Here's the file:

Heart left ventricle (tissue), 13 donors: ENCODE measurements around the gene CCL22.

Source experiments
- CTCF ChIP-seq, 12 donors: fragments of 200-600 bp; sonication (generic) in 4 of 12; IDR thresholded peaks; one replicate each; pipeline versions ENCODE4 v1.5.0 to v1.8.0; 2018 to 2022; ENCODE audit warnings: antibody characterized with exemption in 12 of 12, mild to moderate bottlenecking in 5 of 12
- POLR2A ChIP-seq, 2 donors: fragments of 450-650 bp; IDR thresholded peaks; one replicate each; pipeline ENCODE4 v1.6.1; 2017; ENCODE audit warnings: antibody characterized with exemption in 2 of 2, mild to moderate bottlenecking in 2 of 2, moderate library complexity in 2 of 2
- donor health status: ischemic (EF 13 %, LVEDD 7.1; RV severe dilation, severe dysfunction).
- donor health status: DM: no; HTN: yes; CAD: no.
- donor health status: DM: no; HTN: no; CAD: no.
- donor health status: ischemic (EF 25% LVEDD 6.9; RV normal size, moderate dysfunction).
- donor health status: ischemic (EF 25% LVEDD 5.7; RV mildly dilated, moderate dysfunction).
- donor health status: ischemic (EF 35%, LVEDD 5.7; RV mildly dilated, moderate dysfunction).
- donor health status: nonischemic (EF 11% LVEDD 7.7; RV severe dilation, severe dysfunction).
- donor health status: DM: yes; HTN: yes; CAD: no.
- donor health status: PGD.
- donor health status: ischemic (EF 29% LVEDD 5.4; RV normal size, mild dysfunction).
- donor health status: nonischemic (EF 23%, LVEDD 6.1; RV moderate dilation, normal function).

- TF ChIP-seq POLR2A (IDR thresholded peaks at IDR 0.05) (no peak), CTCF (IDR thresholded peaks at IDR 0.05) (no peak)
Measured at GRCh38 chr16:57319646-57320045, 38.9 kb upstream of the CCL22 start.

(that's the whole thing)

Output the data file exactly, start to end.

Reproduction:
Heart left ventricle (tissue), 13 donors: ENCODE measurements around the gene CCL22.

Source experiments
- CTCF ChIP-seq, 12 donors: fragments of 200-600 bp; sonication (generic) in 4 of 12; IDR thresholded peaks; one replicate each; pipeline versions ENCODE4 v1.5.0 to v1.8.0; 2018 to 2022; ENCODE audit warnings: antibody characterized with exemption in 12 of 12, mild to moderate bottlenecking in 5 of 12
- POLR2A ChIP-seq, 2 donors: fragments of 450-650 bp; IDR thresholded peaks; one replicate each; pipeline ENCODE4 v1.6.1; 2017; ENCODE audit warnings: antibody characterized with exemption in 2 of 2, mild to moderate bottlenecking in 2 of 2, moderate library complexity in 2 of 2
- donor health status: ischemic (EF 13 %, LVEDD 7.1; RV severe dilation, severe dysfunction).
- donor health status: DM: no; HTN: yes; CAD: no.
- donor health status: DM: no; HTN: no; CAD: no.
- donor health status: ischemic (EF 25% LVEDD 6.9; RV normal size, moderate dysfunction).
- donor health status: ischemic (EF 25% LVEDD 5.7; RV mildly dilated, moderate dysfunction).
- donor health status: ischemic (EF 35%, LVEDD 5.7; RV mildly dilated, moderate dysfunction).
- donor health status: nonischemic (EF 11% LVEDD 7.7; RV severe dilation, severe dysfunction).
- donor health status: DM: yes; HTN: yes; CAD: no.
- donor health status: PGD.
- donor health status: ischemic (EF 29% LVEDD 5.4; RV normal size, mild dysfunction).
- donor health status: nonischemic (EF 23%, LVEDD 6.1; RV moderate dilation, normal function).

- TF ChIP-seq POLR2A (IDR thresholded peaks at IDR 0.05) (no peak), CTCF (IDR thresholded peaks at IDR 0.05) (no peak)
Measured at GRCh38 chr16:57319646-57320045, 38.9 kb upstream of the CCL22 start.